In contrast to his usual audience consisting primarily of Jews, here Jabotinsky spoke before a group of British officials. In this case one need not perceive Jabotinsky’s politeness as an attempt to ingratiate with the powerful. To be sure, his demeanor reflected his desire to win over his audience, but it was also intended to display Hadar, the Revisionist principle of good behavior. Jabotinsky’s hoped to show that Zionist Revisionists embodied Western culture rather than violence or barbarism, which is how their opponents portrayed them.
Although he spoke to non-Jews, his speech repeated several themes that had preoccupied him of late. From the start, he invoked the “humanitarian aspect” of his appeal, his plea to “save the Jews of Europe.” Although every Zionist who appeared before the Commission drew attention to the plight of Europe’s Jews, nonetheless some bold aspects particular to Jabotinsky appear. For example, he challenged British officials to create a Jewish majority in Palestine or to return the Mandate to the League of Nations and let another country have a try.
The key theme in the speech is morality. In preparing his speech, Jabotinsky clearly considered the dilemma facing the Commission’s members: how to adjudicate the demands of the Jews with those of the Arabs. Only a higher moral imperative would sway their vote. Jabotinsky gave himself the task of explaining why Zionism was a moral project and as a moral project had to be defended by good people everywhere, including Britain’s government.
“Whenever I hear the Zionist, most often my own party, accused of asking for too much, Gentlemen, I really cannot understand it. Yes. We do want a State; every nation on earth, every normal nation, beginning with the smallest and the humblest, who do not claim any merit, any role in humanity’s development, they all have States of their own. That is the normal condition for a people; yet when we, the most abnormal of peoples and therefore the most unfortunate, ask only for the same conditions as the Albanians enjoy, to say nothing of the French and the English, then it is called too much. I should understand it if the answer were, “It is impossible,” but when the answer is “It is too much” I cannot understand it. I would remind you (excuse me for quoting an example known to every one of you) of the commotion which was produced in that famous institution when Oliver Twist came and asked for “more.” He said “More” because he did not know how to express it; what Oliver Twist really meant was this: “Will you just give me that normal portion which is necessary for a boy of my age to be able to live.” I assure you that you face here to-day, in the Jewish people with its demands, an Oliver Twist who has, unfortunately, no concessions to make. What can be the concessions? We have got to save millions, many millions. I do not know whether it is a question of re-housing one-third of the Jewish race, half of the Jewish race, or a quarter of the Jewish race; I do not know, but it is a question of millions.”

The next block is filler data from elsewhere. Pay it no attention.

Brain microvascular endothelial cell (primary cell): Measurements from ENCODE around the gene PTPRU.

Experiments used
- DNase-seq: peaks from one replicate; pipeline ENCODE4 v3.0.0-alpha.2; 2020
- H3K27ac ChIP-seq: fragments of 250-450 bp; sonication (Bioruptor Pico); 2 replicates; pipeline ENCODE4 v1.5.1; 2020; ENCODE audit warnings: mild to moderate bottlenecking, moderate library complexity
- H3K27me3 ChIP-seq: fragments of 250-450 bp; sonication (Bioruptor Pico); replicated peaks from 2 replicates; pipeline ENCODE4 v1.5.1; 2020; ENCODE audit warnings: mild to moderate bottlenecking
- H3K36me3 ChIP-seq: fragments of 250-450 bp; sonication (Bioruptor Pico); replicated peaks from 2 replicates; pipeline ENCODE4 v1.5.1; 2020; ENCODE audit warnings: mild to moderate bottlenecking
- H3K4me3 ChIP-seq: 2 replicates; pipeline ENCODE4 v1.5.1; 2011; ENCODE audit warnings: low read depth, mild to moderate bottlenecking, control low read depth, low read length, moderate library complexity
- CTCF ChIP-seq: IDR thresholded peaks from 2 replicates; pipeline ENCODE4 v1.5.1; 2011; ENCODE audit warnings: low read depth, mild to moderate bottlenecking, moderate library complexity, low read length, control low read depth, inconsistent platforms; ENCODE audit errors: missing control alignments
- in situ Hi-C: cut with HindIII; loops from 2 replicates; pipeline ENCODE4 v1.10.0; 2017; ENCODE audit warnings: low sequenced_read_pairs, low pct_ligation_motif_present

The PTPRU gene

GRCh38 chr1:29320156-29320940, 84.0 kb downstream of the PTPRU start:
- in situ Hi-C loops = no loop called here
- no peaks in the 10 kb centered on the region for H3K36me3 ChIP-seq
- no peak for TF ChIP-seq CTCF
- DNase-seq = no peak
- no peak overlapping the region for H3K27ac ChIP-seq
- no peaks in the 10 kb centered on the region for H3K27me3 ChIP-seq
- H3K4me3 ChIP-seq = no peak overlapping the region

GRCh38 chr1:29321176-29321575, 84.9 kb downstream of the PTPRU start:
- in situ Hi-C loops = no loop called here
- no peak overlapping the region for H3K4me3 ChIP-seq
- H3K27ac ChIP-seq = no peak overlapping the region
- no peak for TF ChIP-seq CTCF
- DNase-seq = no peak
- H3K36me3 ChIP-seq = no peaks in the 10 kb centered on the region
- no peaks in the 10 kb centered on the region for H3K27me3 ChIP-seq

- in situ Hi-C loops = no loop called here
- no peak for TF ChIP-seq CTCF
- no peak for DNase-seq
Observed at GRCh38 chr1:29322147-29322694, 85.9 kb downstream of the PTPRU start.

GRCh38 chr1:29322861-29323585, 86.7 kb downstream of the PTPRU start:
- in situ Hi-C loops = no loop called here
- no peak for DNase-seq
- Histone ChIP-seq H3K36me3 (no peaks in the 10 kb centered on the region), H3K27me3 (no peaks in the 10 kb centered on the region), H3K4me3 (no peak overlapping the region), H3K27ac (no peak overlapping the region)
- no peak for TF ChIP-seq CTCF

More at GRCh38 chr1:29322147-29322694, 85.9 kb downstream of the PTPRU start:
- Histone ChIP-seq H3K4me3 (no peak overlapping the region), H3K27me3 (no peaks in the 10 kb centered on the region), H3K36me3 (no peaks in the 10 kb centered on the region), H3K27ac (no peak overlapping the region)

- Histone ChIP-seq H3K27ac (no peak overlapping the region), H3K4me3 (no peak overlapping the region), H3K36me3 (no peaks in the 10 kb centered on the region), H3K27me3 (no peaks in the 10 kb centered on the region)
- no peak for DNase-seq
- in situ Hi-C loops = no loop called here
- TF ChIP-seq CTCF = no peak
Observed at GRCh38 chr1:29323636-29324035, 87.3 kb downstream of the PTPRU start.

Dr. Brian Horowitz
Brian Horowitz is the Sizeler Family Chair Professor of Jewish Studies at Tulane University in New Orleans. He is an award-winning and noted scholar of Zionism and Russian literature and the author of many books, including Vladimir Jabotinsky: The Russian Years (2020) and Russian-Jewish Tradition: Intellectuals, Historians, Revolutionaries (2017).